India’s focus on medical tourism notwithstanding, just one per cent of all hospitals/nursing homes put together in the country has come forward to obtain the National Accreditation Board for Hospitals (NABH) accreditation that emphasises on patient safety aspects and stringent quality assessment norms.
There are about 79,000 hospitals in the public and private sector in the country. Nearly 1,000 hospitals have applied and are in the process of being reviewed on quality parameters, as per the website of the NABH, a constituent board of Quality Council of India, set up to establish and operate accreditation programme for healthcare organisations.
"Unfortunately, even after 12 years of the establishment of the NABH, less than 700 hospitals have bagged accreditation tag till date, which accounts for only 1 per cent of hospitals/nursing homes put together," said Dr Girdhar J Gyani, a well-known quality expert and brain behind NABH standards.
Gyani, who now heads the Association of Healthcare Providers, said that at a time when the Government is promoting medical tourism and is in the midst of announcing new policy in this regard, it is also important that it ensures best professional operational framework in hospitals.
According to a paper by FICCI and QuintilesIMS, over 5,00,000 foreign patients seek treatment in India each year. SAARC countries such as Bangladesh, Afghanistan, and Maldives are the major sources of medical value travel, followed by African countries such as Nigeria, South Africa and Kenya. Proximity, cultural connect and connectivity are the key reasons for inflow of patients to India from these regions.
If India is to made healthcare destination then it is also important that that people are made aware of the best healthcare services they are entitled to at every stage from consultation to complete treatment in hospitals and clinics, Gyani said.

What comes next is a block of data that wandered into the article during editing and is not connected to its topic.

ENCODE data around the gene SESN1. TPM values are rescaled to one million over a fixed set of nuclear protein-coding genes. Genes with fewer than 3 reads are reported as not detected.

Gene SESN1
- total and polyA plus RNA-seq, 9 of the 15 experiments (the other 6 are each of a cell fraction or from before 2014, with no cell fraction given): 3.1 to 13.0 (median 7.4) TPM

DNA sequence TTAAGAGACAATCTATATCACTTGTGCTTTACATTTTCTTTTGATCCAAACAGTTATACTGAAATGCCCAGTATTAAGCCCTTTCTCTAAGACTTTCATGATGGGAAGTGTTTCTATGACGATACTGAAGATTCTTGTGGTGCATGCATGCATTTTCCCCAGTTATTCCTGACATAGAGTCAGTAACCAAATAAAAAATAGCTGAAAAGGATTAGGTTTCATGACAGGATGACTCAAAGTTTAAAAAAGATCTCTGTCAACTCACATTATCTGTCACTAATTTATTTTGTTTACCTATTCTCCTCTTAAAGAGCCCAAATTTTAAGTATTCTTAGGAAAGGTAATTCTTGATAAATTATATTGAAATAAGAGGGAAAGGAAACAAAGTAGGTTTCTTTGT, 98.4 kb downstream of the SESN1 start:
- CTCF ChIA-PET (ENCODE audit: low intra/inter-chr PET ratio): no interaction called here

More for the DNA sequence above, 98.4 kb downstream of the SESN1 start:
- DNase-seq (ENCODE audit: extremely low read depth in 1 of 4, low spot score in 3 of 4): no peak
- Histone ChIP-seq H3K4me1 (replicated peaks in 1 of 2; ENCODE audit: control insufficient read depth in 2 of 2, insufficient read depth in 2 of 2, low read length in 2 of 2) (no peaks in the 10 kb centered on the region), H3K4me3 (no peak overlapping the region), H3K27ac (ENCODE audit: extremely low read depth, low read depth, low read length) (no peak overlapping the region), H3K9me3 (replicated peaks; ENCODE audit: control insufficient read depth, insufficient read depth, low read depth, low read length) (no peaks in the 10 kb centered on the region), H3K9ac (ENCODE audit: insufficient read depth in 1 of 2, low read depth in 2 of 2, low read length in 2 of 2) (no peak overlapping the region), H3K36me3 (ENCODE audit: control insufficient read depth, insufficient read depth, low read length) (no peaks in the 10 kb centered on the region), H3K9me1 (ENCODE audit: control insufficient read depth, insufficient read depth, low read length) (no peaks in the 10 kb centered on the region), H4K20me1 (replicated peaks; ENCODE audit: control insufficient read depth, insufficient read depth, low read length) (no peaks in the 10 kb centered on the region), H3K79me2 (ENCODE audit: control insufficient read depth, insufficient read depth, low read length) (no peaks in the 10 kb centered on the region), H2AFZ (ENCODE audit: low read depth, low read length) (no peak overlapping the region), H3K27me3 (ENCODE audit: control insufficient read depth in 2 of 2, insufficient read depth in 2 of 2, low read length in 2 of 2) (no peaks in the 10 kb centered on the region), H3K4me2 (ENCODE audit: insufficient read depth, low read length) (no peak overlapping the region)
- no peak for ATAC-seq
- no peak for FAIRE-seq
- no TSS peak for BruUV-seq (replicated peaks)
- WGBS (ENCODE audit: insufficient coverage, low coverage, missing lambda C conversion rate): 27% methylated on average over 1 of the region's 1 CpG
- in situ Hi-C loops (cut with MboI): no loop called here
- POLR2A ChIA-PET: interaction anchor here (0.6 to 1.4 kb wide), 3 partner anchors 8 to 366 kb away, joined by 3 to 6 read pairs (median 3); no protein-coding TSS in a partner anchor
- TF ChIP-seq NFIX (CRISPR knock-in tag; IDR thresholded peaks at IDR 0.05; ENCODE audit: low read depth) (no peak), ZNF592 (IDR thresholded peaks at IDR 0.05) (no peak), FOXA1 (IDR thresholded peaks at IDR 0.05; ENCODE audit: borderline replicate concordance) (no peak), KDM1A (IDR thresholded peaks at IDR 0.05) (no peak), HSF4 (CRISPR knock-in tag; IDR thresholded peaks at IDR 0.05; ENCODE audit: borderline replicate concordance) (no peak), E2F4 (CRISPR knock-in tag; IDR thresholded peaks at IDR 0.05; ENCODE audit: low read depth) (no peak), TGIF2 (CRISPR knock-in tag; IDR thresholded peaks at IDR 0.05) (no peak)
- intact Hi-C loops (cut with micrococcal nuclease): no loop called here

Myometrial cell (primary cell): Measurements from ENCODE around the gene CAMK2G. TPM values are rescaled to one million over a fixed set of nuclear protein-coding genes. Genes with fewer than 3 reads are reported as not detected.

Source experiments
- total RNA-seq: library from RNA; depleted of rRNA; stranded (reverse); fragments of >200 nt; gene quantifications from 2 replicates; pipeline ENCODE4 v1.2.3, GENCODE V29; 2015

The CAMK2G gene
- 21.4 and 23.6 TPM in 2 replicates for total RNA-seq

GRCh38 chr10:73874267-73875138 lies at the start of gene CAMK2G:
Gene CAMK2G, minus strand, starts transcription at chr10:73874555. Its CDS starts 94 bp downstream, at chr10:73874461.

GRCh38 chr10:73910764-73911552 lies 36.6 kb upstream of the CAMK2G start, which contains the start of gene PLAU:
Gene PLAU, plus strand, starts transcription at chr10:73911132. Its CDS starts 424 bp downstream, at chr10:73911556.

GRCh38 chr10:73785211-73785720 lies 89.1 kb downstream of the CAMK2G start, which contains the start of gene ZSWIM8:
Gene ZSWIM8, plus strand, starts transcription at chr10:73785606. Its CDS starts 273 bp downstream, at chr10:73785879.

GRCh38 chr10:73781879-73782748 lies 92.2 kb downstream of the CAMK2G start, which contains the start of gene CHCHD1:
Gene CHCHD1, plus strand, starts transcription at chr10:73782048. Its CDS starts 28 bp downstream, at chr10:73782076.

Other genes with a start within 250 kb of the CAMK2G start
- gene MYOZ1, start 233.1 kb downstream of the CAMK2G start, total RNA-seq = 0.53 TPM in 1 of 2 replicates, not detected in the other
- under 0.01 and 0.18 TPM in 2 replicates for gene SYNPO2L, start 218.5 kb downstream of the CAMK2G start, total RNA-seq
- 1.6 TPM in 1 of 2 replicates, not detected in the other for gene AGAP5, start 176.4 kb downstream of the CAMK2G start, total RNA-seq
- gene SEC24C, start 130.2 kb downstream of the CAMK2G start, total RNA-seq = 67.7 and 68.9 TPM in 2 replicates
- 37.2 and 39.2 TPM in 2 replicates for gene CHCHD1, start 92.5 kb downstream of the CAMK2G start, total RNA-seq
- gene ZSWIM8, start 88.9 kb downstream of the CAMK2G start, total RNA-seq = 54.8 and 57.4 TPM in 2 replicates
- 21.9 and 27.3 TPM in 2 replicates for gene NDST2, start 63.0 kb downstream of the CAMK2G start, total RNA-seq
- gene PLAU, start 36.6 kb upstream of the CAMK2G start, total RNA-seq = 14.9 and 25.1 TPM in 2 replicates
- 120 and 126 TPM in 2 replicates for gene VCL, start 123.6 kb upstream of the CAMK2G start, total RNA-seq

The NABH accreditation which involves around 636 elements related to patient care and infection-free ambience that would instill confidence among patients, particularly foreign patients.
Gyani welcomed the recent Insurance Regulator and Development Authority of India (IRDAI) move mandating 33,000 hospitals empanelled with it to meet the pre-accreditation entry-level standards laid down by the NABH within two years.
He said that in the West, 80 per cent of hospitals have insurance schemes which has prompted the hospitals to adopt best healthcare standards. In India, we hope the IRDAI move would drive the hospitals to ensure NABH tag and in the process better patient-care.
He talked about the three-layer certification process of the NABH. last year, entry-level certification was introduced to ensure small and medium-sized hospitals follow a set of minimum required norms for offering effective health care services.
Unhappy at the poor response of the hospitals towards NABH accreditation, Dr KK Kalra, CEO, NABH said it was time that we move from voluntary accreditation of health delivery institutions to a mandatory system as being done by many developed nations.
"We have already mooted the proposal of mandatory accreditation of hospitals and asked the Medical Council of India (MCI) to use its powers to direct all medical colleges with hospitals in India to get accredited," he said.